All the guides added the techniques of the training to their current way of delivering tours. One commented to the museum and tours manager that if only this training had been offered to them twenty years ago, their work would have been a good deal easier, and more fun.
Bletchley Park had undergone a transformation in recent years: restoration, new interpretation and a growth in visitor numbers. However, their tour, written and led by volunteer tour guides, still needed improvement and refreshing to bring it up to the quality experienced across the rest of the site. TheWholeStory was asked to work with Bletchley Park and the tour guides to firstly find the best story that could be told by a site specific highlights tour and secondly to train the volunteer guides. The tour story and its delivery by the tour guides would compliment the media guide, inspire visitors to explore the site on their own, hold correct information and facts and overall ignite the interest and curiosity of all types of visitors.
TheWholeStory found a story for the highlights tour that explained, illustrated and evoked how each stop had been involved in the problem of breaking codes and cyphers at Bletchley Park. This story was then the foundation for each tour guide to follow, but also to interpret to suit their own and their audiences’ interests, knowledge or enthusiasms. The volunteers each took part in 2 days of training during which both the content of the tour was developed and how the guides could deliver and express it. Applying techniques from storytelling the guides became more visitor aware and able to adapt and improvise in response, used descriptive language to clarify the technical complexities of Bletchley Park’s story and to bring to life the ideas, events, time and people of the site’s history.
TheWholeStory worked closely with Bletchley park to motivate and support the volunteers through what was a difficult change for them. Throughout the process the volunteers were involved in the creation of the tour story and were invited to contribute to is form and content but were also reminded of the changing expectations of visitors, whose experience needed to be considered first and foremost. Following the training we created a set of resource documents to help the volunteers change from the old tour to the new tour. Of the 42 tour guides who took part in the training only 2 have left and since the adoption of the new tour story there has been an increase in positive visitor comments about the tour.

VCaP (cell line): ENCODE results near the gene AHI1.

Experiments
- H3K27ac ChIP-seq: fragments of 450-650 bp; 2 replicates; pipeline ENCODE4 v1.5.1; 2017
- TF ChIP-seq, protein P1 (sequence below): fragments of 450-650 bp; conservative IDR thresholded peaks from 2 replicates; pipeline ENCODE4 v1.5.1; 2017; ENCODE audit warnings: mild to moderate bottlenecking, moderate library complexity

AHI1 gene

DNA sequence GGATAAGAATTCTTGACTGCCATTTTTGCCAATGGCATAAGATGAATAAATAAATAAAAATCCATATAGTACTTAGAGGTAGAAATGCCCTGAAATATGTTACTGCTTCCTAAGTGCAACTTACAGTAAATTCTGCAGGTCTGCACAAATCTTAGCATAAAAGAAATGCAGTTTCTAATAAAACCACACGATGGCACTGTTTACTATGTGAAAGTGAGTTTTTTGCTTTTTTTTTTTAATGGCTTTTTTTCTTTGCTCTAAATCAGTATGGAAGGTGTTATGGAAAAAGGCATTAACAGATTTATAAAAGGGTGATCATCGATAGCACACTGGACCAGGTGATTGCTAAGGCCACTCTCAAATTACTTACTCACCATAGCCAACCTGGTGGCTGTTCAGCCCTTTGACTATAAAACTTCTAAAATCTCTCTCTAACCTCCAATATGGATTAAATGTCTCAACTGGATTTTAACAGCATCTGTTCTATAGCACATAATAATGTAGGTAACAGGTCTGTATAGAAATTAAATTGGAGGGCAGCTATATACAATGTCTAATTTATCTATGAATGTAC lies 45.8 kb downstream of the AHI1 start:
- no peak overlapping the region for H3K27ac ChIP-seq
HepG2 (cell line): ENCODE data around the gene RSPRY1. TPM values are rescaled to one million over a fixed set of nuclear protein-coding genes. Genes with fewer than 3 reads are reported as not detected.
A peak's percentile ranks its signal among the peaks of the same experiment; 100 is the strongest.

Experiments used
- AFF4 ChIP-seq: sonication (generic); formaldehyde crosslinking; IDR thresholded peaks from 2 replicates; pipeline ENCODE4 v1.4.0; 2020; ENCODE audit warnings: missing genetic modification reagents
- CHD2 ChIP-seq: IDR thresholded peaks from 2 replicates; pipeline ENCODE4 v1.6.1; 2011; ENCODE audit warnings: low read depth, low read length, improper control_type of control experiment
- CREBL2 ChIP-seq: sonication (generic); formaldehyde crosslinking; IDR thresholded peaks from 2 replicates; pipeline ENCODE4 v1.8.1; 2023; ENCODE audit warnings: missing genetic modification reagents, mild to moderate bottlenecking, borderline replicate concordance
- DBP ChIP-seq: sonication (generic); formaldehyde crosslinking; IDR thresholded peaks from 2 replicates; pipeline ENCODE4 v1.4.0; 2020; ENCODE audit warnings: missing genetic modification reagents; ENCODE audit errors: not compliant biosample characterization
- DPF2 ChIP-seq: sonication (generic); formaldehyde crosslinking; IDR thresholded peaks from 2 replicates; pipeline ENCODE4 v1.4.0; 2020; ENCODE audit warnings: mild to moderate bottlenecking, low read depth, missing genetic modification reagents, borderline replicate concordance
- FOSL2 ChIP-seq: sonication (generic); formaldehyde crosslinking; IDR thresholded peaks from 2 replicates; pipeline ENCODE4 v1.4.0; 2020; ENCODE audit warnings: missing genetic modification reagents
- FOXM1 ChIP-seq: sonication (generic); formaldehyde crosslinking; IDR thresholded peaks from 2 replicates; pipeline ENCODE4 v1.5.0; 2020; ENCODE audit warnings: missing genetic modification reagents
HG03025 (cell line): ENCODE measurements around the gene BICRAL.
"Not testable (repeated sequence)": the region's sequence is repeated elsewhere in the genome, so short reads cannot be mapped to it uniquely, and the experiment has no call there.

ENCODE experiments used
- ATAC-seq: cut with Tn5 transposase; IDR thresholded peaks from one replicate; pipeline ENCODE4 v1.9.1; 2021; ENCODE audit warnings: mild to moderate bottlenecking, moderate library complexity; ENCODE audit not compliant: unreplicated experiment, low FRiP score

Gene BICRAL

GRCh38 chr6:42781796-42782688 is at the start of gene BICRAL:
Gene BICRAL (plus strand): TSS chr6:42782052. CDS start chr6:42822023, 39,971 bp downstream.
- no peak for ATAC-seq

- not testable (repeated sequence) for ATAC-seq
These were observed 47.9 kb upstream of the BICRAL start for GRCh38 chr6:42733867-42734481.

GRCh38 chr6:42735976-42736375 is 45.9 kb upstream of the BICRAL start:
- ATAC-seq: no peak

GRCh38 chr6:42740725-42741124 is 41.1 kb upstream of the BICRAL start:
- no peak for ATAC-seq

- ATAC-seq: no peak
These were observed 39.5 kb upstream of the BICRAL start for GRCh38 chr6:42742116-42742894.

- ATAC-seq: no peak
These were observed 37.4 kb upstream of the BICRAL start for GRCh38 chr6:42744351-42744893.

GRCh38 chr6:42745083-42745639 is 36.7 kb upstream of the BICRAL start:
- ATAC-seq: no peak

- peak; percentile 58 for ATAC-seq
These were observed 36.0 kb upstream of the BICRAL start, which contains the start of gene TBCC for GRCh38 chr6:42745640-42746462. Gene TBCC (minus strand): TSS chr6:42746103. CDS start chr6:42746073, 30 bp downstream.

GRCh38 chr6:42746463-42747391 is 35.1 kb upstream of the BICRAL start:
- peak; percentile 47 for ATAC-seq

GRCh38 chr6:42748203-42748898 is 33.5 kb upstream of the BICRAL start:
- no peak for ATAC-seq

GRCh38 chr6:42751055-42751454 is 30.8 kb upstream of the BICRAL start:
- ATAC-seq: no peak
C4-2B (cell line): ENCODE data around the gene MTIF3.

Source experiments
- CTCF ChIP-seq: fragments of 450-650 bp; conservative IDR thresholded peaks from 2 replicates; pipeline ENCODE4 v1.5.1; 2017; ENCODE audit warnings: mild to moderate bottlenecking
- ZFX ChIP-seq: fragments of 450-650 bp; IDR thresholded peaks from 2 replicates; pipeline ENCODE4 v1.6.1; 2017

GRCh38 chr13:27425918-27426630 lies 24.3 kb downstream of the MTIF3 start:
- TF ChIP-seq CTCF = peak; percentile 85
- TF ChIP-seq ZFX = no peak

“Fascinating day, the free guided tour led by an enthusiastic knowledgeable guide put the whole site into context.”
A Bletchley Park Visitor
“We went on one of the guided tours. The volunteer who took the tour, really made the place come alive. His sheer knowledge and passion for the place was infectious. A memorable day out that has left a real impression on me.”
A Bletchley Park Visitor
“Bletchley Park engaged The Whole Story to help review and refresh our one hour Highlights Tour, to ensure it was warm and welcoming to a wide range of audiences. Working with our volunteer tour guides, Lily and Josh set about building relationships and trust and managing expectations about how we were all going to work together. Lily and Josh took so much time to immerse themselves fully in Bletchley Park’s history and our desire to better engage visitors with our often too-complex stories. Over the course of many two-day workshops, they worked with the guides to create a framework for the new tour, which still allowed flexibility and the guides to show their personalities and their passions. It was a great experience and we are delighted with how Lily and Josh tackled this difficult transformation of a core part of our visitor offer.”
Director of Public Engagement Bletchley Park TrustBack to museums
Having worked with a number of churches looked after by the Churches Conservation Trust we were asked to work with St John’s Bristol where they had a newly recently set of handling objects that help to illustrate the church’s role in the life of medieval Bristol. The volunteers needed help to consider and practice how best to use the objects with visitors. Although many of the volunteers were knowledgeable about the history they were not familiar with the new interpretation that the objects were part of. We were asked to help the volunteers find and be able to share the stories the objects related to and to develop how they interact with visitors, using the objects.